Vertex Training Framework

Since the global pandemic, we’ve found ourselves in a period of extraordinary change in the workforce. The scale of change is not only evident in the workforce, but in our individual lifestyles and entire ecosystem. We’ve moved from the period of learning and development revolution.

Amid the difficulties of the global pandemic, there’s been positive developments within the workforce that are helping establish the foundation for next generational transformation. One of the biggest findings revealed critical in-demand behavioral skills such as: flexibility, adaptable, time management, communication skills and the ability work effectively independent and within team environments.

This is why adopting a “Kaizen” (continuous improvement) Mindset as a professional in today’s workforce, individually and professionally meet the needs of businesses culture and value systems.

In our work with business leaders, decision makers, and communities throughout the US, we’ve identified this approach as “critical power skills.” Critical Power Skills form the core foundation of a resilient workforce. They are also the keys to sustainability and consistency to individual and organizational growth over time to enhance capabilities.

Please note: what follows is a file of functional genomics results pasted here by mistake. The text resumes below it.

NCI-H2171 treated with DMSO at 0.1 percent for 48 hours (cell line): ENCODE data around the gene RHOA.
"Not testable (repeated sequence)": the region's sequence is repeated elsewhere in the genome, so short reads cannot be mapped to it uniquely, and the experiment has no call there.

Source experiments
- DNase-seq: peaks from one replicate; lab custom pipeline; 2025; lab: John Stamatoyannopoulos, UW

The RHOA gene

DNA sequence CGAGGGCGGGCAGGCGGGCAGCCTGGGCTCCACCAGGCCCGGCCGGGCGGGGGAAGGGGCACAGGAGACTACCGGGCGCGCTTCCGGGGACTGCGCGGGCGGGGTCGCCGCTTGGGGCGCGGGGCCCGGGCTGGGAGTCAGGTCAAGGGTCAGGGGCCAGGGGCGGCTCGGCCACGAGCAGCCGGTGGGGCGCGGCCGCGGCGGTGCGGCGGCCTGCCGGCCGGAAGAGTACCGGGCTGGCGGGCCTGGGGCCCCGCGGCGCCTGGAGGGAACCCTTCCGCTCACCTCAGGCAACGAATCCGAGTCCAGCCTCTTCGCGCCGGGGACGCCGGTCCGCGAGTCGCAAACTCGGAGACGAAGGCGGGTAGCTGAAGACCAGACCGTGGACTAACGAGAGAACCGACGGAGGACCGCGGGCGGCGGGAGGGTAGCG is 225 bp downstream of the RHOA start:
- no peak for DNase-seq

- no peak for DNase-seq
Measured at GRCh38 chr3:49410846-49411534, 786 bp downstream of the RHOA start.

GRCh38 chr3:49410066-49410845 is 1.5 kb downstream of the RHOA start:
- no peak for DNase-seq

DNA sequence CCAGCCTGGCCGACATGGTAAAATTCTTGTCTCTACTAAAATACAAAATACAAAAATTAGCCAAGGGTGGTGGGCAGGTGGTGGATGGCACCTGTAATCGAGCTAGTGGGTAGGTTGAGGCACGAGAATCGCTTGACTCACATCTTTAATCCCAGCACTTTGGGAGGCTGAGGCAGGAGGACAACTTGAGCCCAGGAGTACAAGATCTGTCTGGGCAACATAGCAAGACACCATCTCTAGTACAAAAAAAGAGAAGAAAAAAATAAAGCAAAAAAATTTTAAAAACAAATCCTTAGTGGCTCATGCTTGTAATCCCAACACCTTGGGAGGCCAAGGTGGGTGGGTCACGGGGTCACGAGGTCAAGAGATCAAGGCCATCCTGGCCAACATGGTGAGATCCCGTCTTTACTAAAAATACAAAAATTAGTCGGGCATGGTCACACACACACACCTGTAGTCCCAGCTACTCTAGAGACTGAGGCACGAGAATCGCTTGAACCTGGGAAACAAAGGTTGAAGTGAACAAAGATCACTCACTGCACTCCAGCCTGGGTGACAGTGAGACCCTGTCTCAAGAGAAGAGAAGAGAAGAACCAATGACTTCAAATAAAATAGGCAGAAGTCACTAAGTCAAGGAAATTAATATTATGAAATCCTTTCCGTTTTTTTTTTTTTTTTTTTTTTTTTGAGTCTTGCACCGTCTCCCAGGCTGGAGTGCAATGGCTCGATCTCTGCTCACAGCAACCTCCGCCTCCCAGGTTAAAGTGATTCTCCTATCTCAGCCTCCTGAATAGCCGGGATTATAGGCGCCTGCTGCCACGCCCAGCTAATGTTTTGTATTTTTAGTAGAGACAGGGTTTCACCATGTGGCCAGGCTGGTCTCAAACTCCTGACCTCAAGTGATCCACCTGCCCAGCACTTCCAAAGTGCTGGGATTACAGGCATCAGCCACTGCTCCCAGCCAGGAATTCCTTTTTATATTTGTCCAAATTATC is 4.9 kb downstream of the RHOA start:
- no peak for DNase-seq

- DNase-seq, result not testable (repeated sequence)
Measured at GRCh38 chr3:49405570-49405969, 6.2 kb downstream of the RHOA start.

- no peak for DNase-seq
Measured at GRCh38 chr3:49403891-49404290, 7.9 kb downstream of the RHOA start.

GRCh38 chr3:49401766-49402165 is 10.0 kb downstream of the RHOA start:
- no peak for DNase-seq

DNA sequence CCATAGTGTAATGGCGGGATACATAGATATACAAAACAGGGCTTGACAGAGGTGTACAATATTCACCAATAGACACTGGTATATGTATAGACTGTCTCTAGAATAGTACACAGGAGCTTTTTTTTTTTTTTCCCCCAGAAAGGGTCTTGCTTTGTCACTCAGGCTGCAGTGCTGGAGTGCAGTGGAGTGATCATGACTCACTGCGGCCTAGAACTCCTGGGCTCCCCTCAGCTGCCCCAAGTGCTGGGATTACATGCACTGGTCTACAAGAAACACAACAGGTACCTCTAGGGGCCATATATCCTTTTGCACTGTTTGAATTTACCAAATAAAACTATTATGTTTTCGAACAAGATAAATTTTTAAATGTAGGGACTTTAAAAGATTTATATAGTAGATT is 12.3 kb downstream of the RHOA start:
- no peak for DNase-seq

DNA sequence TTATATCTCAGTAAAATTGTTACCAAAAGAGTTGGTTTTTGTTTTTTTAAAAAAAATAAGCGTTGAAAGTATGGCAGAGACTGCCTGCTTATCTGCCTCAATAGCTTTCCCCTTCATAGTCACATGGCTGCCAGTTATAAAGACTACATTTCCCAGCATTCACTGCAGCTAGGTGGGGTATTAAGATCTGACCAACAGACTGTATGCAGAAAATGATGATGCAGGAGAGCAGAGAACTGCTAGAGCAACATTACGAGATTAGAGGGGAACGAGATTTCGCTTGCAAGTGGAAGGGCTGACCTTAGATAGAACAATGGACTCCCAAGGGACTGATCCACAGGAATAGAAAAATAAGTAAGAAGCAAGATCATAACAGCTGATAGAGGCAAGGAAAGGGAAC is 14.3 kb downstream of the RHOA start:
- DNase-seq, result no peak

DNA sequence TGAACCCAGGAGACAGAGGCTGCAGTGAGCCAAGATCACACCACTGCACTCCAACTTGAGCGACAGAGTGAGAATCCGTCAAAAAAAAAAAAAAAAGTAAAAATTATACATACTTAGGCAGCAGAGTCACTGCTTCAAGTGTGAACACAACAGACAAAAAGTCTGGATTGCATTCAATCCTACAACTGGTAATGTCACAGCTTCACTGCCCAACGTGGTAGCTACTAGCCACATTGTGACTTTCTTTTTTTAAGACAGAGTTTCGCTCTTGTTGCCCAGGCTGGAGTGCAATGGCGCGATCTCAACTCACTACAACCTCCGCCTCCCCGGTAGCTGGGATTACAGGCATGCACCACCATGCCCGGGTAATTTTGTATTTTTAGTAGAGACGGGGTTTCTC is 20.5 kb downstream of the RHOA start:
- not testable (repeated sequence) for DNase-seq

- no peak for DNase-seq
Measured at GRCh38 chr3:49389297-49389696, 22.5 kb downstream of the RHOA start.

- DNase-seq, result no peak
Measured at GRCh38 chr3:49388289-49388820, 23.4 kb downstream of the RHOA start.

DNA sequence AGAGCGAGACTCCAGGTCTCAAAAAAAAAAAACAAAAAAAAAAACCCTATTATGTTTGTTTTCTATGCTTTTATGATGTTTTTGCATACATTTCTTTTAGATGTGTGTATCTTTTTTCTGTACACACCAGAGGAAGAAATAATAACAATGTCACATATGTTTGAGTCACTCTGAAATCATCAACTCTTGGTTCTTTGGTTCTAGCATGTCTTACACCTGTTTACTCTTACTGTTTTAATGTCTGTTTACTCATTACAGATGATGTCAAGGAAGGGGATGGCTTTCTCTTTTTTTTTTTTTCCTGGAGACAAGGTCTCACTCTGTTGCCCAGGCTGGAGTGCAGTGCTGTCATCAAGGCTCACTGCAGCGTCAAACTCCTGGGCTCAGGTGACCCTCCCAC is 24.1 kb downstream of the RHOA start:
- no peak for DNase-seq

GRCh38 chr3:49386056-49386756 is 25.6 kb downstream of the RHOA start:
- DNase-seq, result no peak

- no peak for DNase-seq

Core Power Skill Development throughout each program

The framework we’ve developed for success within our training programs outline four important clusters of core skill development that move individuals and/or organizations forward in the post pandemic era:

Critical Thinking

Developing cognitive skills that are required to become innovative, think broadly, and connect to opportunities in the midst of change. Cognitive skills are the foundation of development, progression, and STEM/CTE skill building.

Vocational Development

Defining occupational goals and strategically implementing training activities that keep pace with technology, innovation, skill development and employability.

Navigating Life

Being able to manage both career and work life by making sound decisions, increasing capacity to identify opportunities and options, advancement, and undertake learning appropriate to work and life needs and goals.

Continuous Improvement

Managing individual effectiveness while staying engaged with trends that impact both work and life—including strategies, motivation, skill development, and creating a “Kaizen” lifestyle of continuous improvement.

The four core areas of Power Skills contribute to assessing and learning the needs of oneself, identifying patterns of both failure and success, and gaining insight of activities/behaviors that contribute toward as systematic approach to short and long-term success.

Influencing Factors